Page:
With a worldwide drive towards clean coal technologies, Scottish Power have reported the UK’s first test of Carbon Capture and Storage (CCS) at an operational coal fired power station.
The prototype plant, as small scale replica of the final proposed CCS plant was put into operation at the end of May at Longannet power station, allowing the company to test the chemistry involved in capturing Carbon Dioxide from power station flue gases. The project is part of a programme to deliver a full project by 2014. A full scale installation at Longannet would aim to lock approximately 90% of carbon emissions, equivalent to removing one million cars from the road.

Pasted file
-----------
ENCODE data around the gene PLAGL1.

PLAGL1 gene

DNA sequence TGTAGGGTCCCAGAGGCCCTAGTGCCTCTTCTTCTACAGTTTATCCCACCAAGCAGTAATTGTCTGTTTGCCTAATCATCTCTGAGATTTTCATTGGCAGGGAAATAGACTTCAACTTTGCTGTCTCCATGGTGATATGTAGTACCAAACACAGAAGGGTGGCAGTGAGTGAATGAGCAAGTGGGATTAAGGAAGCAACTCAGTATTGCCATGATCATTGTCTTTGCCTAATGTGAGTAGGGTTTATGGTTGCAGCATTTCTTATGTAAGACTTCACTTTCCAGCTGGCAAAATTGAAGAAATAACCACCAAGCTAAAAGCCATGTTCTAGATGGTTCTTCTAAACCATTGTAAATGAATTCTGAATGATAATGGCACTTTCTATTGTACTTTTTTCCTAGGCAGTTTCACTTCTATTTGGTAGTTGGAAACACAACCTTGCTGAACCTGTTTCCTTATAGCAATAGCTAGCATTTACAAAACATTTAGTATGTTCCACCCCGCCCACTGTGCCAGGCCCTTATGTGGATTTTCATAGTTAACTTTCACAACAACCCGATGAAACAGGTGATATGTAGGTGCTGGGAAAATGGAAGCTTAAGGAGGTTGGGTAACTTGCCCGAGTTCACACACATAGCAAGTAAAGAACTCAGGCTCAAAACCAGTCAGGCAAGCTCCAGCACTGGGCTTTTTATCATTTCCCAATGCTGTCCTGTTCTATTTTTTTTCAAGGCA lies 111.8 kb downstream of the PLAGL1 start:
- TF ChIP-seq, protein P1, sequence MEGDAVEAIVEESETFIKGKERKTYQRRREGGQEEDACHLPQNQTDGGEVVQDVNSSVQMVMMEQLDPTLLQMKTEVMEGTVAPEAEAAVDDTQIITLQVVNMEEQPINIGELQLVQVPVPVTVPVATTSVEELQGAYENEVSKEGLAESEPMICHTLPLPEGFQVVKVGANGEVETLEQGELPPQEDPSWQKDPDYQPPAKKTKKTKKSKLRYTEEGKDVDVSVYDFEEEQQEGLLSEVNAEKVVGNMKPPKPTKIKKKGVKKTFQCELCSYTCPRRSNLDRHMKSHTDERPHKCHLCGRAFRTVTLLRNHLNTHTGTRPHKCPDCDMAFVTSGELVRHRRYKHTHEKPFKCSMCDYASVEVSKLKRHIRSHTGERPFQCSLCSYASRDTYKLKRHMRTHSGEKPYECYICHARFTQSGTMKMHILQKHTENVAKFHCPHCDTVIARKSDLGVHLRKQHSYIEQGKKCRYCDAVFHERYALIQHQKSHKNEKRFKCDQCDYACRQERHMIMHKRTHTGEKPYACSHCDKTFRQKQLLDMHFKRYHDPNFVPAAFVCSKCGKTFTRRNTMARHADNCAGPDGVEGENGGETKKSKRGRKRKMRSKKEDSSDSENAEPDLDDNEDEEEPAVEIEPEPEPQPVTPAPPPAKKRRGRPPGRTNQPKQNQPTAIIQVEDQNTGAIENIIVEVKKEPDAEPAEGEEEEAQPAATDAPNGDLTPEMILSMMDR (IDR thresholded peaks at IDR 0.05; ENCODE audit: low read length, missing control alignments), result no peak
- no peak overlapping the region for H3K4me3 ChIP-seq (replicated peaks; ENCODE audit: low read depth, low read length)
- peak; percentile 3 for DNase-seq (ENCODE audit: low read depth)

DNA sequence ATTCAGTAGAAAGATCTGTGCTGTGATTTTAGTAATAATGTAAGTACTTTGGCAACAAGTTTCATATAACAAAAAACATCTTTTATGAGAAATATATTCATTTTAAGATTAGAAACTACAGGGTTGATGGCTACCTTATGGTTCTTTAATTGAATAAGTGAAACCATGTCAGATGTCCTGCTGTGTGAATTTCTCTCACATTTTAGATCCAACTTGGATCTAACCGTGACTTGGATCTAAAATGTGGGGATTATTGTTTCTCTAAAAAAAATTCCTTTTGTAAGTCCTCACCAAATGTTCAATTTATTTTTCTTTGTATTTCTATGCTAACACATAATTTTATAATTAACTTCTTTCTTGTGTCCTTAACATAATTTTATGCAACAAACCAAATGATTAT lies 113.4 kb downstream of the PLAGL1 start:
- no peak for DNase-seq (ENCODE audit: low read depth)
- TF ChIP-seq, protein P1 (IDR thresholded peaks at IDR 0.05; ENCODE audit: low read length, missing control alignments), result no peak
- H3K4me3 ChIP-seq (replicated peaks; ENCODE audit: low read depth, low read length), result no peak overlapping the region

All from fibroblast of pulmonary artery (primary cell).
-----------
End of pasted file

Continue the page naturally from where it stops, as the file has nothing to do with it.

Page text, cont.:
The technology, if successful, would see carbon emissions captured into a solvent and subsequently stored underground. Current thinking suggests that depleted oil fields under the central North Sea have the capacity to store all of Europes captured carbon well into the next century.
Paul Malam, Partner in Carter Jonas' Minerals & Waste Management Division and member of the firms Energy Team commented: “This is excellent news for the UK energy industry and for coal extraction going forward. Despite the closure of much of the UK coalfield in the 1980s, the country still has one of the largest resources of unworked coal in Europe, with supplies estimated at 200 years”
“Using coal to produce energy in it’s current form clearly goes against the need to reduce carbon emissions on a global scale. With a technological race ongoing to seek sources of clean energy, any process that is capable of utilising such a large coal resource, with limited emissions must form a valuable part of the energy sector in the future.”
The test plant has been met with congratulations from the Prime Minister who welcomed Scottish Power's response to the climate change agenda.